A new experiment builder language with PsychoPy backend


I’m working on a new language for experiment specification. It is conceptually similar to Builder but it is text-based. I chose PsychoPy as the first fully supported run-time target as I find it to be the most feature complete and Python-based which makes things a lot easier.

I would really appreciate any feedback on both language and the generated code.
I’m far from being an expert in PsychoPy so I’m sure that generated code can be greatly improved.

To get a quick overview I recorded a set of videos available here:

The first video is a short (~3min), fast-paced overview of the language while the other two are getting started guide and a Posner Cueing Task implementation inspired by previous Jon’s and Becca’s tutorials for PsychoPy.

The project is free and open-source:

Any feedback is greatly appreciated.



Are you planning to add JavaScript output?

Nice idea to have a DSL like this. Another good export target would actually be the XML format of Builder .psyexp files from your DSL specification (this static format would be relatively straightforward compared to generating executable code). Then Builder itself could be used to generate either Python or JavaScript from it. The .psyexp format is discussed here:

@Michael Thanks for the feedback. Yes, we have already thought about generating PsychoPy Builder XML. That would be a nice way to use builders already existing code generation capabilities (@Uli and get JavaScript support for free). Builder XML seems relatively simple so it shouldn’t be hard to do.

Just worked my way through your second video. Just by viewing a few snippets, the generated Python code seems to be very closely modelled on what Builder generates. If so, although it tends to be very verbose, it does incorporate best-practice techniques for stimulus timing.

I guess to get buy-in, it would be useful to generate some tests that compare performance measures of PsychoPy Builder-generated code of a given experiment specification, against equivalent code generated from pyflies.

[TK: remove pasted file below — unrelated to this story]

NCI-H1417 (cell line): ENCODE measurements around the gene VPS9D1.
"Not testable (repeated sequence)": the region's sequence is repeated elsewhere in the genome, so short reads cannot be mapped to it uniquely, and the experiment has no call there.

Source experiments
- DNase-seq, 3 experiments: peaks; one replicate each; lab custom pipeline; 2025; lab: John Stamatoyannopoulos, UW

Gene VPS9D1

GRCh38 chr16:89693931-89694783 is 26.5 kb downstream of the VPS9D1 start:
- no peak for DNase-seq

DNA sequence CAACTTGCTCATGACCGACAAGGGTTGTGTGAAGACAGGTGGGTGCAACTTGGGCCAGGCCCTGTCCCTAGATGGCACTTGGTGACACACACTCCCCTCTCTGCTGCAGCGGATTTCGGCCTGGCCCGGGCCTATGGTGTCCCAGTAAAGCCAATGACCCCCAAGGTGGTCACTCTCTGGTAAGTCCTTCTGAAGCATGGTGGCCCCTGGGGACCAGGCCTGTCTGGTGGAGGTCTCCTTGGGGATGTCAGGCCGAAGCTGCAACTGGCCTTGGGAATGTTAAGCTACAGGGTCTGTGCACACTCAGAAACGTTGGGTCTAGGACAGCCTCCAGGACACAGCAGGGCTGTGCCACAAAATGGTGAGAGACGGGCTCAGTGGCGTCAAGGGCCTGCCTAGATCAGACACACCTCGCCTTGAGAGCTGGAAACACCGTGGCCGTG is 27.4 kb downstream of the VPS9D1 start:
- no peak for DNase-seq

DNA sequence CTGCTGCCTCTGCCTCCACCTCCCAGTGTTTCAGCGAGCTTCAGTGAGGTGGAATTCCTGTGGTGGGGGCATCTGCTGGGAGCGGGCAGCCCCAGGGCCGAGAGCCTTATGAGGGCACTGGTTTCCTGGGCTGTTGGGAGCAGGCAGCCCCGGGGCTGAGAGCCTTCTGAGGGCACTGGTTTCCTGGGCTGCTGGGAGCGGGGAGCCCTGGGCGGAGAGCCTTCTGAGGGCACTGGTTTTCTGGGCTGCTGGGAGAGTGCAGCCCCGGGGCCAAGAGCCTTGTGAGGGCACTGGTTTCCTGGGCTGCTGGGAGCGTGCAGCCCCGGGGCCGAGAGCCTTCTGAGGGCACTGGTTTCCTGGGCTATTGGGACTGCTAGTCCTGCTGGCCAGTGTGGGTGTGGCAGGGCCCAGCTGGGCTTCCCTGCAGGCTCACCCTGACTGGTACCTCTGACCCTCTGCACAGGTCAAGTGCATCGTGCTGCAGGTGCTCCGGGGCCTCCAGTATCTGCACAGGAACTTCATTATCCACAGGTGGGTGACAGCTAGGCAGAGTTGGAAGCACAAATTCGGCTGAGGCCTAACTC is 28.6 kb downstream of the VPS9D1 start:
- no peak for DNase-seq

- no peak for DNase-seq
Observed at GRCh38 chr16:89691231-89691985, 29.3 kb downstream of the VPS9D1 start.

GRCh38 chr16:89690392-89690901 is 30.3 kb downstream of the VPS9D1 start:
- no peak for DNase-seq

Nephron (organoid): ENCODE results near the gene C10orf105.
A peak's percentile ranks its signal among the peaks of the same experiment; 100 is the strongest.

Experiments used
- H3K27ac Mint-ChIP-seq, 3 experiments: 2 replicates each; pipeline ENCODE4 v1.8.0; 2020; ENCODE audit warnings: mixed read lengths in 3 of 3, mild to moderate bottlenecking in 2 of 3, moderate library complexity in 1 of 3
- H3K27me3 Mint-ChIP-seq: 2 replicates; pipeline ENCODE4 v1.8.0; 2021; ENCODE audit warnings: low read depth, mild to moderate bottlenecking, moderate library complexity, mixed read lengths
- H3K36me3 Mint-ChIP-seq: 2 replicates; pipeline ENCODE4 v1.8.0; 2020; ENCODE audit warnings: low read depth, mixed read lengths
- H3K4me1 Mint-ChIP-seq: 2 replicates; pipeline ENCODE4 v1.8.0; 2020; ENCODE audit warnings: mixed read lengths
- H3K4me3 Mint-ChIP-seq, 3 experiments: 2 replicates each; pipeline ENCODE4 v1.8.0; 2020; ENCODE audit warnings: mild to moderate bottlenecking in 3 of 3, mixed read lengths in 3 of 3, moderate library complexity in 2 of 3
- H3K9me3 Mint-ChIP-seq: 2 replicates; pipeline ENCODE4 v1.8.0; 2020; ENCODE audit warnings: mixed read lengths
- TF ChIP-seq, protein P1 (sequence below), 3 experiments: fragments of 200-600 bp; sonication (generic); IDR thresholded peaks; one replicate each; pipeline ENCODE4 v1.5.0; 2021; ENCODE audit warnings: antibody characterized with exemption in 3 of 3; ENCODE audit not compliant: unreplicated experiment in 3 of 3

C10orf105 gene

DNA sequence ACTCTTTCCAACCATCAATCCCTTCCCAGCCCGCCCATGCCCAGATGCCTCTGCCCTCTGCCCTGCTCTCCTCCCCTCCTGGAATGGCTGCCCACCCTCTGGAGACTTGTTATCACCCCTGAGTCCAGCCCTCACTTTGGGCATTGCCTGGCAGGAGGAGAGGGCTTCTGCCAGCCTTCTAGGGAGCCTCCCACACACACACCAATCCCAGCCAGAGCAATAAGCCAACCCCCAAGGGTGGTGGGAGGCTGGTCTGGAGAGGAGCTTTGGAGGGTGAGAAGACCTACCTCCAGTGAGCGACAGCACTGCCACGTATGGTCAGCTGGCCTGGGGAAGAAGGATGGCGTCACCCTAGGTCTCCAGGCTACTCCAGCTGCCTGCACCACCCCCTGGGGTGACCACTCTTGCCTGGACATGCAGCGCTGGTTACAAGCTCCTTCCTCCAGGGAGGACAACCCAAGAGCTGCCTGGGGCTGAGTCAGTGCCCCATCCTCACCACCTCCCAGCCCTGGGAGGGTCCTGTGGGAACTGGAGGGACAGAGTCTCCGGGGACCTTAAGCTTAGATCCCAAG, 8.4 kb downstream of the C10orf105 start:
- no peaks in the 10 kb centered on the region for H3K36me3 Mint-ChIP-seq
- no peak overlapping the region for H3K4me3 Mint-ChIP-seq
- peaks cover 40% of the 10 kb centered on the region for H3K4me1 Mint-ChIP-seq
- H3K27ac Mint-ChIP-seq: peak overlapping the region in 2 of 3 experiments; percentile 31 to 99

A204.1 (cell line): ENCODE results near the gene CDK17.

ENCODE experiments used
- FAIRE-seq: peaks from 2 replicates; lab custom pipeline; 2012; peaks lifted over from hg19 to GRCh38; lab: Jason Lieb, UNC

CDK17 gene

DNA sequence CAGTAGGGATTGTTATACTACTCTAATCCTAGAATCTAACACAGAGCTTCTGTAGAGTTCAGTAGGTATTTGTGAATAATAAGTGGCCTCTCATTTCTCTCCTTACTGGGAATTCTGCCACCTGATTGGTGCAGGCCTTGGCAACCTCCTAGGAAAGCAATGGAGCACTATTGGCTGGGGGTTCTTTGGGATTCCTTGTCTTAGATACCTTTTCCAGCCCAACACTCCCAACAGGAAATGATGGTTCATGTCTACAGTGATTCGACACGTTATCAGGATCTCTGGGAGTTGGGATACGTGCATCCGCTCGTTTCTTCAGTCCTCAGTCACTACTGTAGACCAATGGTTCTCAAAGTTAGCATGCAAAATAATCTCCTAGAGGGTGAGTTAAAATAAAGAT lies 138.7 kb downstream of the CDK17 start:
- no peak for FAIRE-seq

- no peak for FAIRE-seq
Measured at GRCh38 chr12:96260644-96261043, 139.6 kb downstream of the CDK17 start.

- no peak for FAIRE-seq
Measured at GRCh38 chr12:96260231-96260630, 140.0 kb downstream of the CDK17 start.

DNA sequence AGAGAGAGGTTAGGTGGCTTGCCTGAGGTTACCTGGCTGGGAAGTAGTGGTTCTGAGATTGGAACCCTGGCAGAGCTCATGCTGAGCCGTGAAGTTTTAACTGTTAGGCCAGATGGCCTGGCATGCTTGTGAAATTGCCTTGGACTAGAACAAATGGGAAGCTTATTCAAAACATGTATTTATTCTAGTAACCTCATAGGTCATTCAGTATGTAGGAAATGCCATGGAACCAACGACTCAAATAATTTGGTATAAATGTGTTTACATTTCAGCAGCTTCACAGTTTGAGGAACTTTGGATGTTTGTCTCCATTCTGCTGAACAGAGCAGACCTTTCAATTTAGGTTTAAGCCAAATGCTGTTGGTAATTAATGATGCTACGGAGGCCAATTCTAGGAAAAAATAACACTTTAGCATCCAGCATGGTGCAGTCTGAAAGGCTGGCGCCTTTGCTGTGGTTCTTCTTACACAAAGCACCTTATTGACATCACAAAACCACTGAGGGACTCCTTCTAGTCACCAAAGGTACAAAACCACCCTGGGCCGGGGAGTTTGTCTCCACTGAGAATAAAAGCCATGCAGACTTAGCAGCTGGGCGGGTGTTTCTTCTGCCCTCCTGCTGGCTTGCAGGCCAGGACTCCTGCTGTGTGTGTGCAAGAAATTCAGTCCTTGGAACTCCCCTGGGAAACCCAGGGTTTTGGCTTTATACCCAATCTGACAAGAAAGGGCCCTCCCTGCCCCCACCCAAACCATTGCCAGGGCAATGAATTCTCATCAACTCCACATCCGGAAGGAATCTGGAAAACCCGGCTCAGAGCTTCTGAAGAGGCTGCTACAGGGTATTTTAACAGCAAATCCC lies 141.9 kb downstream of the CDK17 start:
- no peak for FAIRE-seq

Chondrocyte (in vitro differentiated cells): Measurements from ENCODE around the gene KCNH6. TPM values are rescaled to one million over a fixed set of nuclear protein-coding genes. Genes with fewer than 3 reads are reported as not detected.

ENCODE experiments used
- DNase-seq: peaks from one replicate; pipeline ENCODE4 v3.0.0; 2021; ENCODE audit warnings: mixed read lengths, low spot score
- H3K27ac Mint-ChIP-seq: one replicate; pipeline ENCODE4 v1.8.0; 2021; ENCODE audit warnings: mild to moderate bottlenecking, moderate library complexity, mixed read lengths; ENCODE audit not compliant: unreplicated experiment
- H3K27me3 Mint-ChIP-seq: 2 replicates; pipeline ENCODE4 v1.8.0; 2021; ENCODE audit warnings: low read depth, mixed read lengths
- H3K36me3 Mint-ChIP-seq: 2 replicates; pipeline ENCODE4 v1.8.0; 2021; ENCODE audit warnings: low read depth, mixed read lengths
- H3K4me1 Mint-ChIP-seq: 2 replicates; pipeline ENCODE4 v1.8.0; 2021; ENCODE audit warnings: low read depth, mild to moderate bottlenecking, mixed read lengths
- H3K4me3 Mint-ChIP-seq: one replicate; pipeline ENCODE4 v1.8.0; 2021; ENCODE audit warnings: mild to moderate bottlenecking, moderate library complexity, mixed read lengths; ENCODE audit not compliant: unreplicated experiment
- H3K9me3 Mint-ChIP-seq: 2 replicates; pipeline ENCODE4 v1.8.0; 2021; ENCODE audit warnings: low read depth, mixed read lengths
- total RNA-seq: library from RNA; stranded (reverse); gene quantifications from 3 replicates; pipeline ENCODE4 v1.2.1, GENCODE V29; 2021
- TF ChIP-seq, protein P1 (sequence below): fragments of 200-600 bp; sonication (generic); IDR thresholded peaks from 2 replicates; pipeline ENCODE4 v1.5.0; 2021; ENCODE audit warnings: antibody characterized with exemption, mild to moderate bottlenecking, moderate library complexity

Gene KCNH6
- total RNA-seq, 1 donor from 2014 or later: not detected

A question I have would be about the extensibility of the DSL itself. e.g. in your third video, you give an example of specifying a range of possible ISI values with an expression like 500..900 choose. In PsychoPy Builder, this would require using a snippet of custom Python or JavaScript code. In that case, we would also need to specify the granularity of values between those limits (e.g. using 50 ms steps so that the ISI is an integer number of 60 Hz screen refreshes). But there could be any number of other constraints that could be applied (e.g. using a gaussian distribution of values rather than a rectangular one, selecting from a fixed set with or without replacement, using a non-ageing decay function to avoid predictability and so on). That is all possible because the user has access to a complete programming language to add that level of functionality. And this is not just due to access to Python itself, but the functions provided by libraries like numpy and so on.

Similar needs would arise for implementing custom experimental designs, particularly given the many ways in which randomisation and selection of conditions can be specified. How much flexibility does the pyflies DSL provide for arbitrary design/procedure specifications like that?

pyFlies is built in textX which is a Python library for developing DSLs and enable easy evolution of the language so the language should be easily extended and improved. DSLs are by their nature meant to be evolved as we gather new insights about the domain (e.g. my background is computer science and software engineering so I’m still not aware of all the corner cases in psychological experiment design) and the way users would like to use the language. That’s one of the reasons I’m here :slightly_smiling_face:.

Currently, there is no direct access to the underlying target platform from pyFlies expressions but it would indeed be a good idea to provide it in a controlled manner. For example, operations could be mapped to target specific functions in the target configuration part of the experiment.

Something like:

500..900 gaussian_rnd
target PsychoPy {
    gaussian_rnd = some.module.gaussian

and then the generated code could generate import statement for the given function and its usage. Although, it would be platform-specific it would still provide experimenter an insight that there are platform-specific mappings in the experiment and that a good substitution must be provided if the experiment is going to be ported/generated to a different platform.

One of the current constraints that will be worked on for the next version is that all expressions are evaluated in Python during compilation. This makes developing generators easier as they get concrete values but is problematic especially for generating random values. If, instead, we make translation of all pyFlies types and operations to target platform and do the evaluation in runtime then it would be straightforward to implement calling arbitrary platform function.

It is also possible to do embedding of platform specific code inside the pyFlies. E.g., having custom Python snippets. VS Code editor extension can be instructed to provide editor services for the embedded languages (syntax highlighting, code completion etc.). But that would make the experiment even more tied to the target platform so that technique IMO should be used as a last resort.